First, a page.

I just have this craving to do the whole thing myself.  I like to grow food and pick it and cook it and eat it.  I dream of carding wool and spinning it and weaving it and sewing it.

John tried to get me to explain this desire of mine, because he doesn't get it at all.  Part of it is simply that I enjoy creating.  I love to create; it doesn't even matter what.  Over the years I've created dolls, puppets, paintings, novels, woven things, knit things, crochet things, food, gardens, quill pens, alcoholic beverages, photographs, poems, treehouses, and clothing.  It's satisfying in a way that nothing else is.  And I don't like to make a fancy craft out of it, buying a ton of supplies so I can do it right.  I like to improvise materials and use what I have on hand.

Part of it is a desire for independence.  I have a moral notion, something no one ever taught me, but which I guess I picked up from my upbringing, that it is more virtuous to make something than to buy it.  That it's better to be a producer than a consumer.  I loathe shopping.  I detest it.  Since I usually shop at Aldi, I find the regular grocery store a shock.  So much stuff!  So much worthless junk!  So many things you could easily make yourself!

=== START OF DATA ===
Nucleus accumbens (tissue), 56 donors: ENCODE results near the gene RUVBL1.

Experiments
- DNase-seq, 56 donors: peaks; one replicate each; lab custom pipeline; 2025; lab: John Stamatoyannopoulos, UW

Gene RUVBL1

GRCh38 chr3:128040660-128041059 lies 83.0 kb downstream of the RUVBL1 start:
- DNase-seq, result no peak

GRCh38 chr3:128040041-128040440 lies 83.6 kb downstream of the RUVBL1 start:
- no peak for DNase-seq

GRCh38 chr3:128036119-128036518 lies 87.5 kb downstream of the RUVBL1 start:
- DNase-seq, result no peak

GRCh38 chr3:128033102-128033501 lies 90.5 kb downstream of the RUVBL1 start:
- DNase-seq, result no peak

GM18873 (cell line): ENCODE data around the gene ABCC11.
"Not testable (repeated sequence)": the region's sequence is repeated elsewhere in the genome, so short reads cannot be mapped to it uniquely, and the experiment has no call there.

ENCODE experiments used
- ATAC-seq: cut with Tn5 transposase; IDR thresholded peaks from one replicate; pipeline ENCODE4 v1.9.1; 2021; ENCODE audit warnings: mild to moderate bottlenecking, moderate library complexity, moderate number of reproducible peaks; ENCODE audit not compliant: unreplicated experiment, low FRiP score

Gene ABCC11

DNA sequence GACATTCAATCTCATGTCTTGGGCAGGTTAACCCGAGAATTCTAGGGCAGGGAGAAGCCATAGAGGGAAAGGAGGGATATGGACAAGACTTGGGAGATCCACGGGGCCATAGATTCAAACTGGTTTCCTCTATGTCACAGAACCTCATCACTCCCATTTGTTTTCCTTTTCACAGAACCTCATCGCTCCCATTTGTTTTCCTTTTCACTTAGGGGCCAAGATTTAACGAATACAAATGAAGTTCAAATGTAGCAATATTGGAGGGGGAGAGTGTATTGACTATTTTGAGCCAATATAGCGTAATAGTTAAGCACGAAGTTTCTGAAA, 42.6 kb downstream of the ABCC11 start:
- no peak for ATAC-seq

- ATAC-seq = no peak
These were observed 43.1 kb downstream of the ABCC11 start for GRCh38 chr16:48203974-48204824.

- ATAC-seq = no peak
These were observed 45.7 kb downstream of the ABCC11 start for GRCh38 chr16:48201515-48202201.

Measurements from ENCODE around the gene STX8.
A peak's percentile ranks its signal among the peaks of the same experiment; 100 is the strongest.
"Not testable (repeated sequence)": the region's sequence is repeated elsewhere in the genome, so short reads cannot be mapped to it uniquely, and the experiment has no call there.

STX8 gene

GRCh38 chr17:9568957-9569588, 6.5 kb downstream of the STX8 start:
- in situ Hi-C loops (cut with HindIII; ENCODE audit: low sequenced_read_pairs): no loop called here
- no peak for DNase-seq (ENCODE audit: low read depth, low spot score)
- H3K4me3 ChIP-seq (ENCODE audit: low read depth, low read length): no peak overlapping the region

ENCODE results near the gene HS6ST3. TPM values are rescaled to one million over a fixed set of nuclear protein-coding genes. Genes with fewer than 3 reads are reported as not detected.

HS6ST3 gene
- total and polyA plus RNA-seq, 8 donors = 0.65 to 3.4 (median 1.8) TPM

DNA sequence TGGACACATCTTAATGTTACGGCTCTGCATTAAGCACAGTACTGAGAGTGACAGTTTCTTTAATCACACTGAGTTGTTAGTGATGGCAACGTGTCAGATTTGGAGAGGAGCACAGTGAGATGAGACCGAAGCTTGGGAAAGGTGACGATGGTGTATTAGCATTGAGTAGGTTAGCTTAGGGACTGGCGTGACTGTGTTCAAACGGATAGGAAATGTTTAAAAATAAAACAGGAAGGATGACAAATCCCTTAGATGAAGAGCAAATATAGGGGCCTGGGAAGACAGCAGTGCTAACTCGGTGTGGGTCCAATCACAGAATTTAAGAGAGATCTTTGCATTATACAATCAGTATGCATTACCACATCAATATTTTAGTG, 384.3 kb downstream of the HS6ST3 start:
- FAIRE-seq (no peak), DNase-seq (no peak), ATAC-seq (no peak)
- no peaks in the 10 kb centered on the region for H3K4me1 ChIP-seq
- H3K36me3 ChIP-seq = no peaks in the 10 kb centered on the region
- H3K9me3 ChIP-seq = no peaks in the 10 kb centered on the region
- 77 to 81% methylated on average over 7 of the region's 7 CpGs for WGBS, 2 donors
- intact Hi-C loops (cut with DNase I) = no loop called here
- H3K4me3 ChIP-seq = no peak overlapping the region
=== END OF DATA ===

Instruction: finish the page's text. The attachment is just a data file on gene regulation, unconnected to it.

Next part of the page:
Meanwhile, I'm sure there are people who walk the aisles thinking, "Wow.  Wonders of civilization."  I saw a video awhile back that told the story of a pencil.  How many different people's work goes into making a pencil, and what a wonderful thing it is that capitalism brings all these things together to make a pencil that no single one of us could make on our own.  It just left me thinking, "You think an individual can't make an implement to write with?  Watch me."  I wanted to give up pencils for good and fling it in the teeth of Dixon Ticonderoga.  But that would be kind of a useless gesture seeing as I use a computer that has a heck of a lot more people's work going into it, and I can't make my own computer components.

What the heck is wrong with me?  Is it the Scotch descent?  Ideals learned from Depression-era grandparents?  The constant fear of poverty?  Was I just born into the wrong era, that I can't appreciate a vast, complex economy and unlimited variety of consumer goods?

All I know is that I recently saw a documentary on replicating life in the Iron Age and I thought, "Oh, man.  That would be awesome."  I would love to live in a house I had built myself, milking cows, grinding grain in a saddle quern, and spinning wool from my sheep.  Maybe I'm idealizing.  Maybe I'm really too lazy and couldn't do all the work.  But I'm ashamed of that lazy side of myself; I'd rather do the work.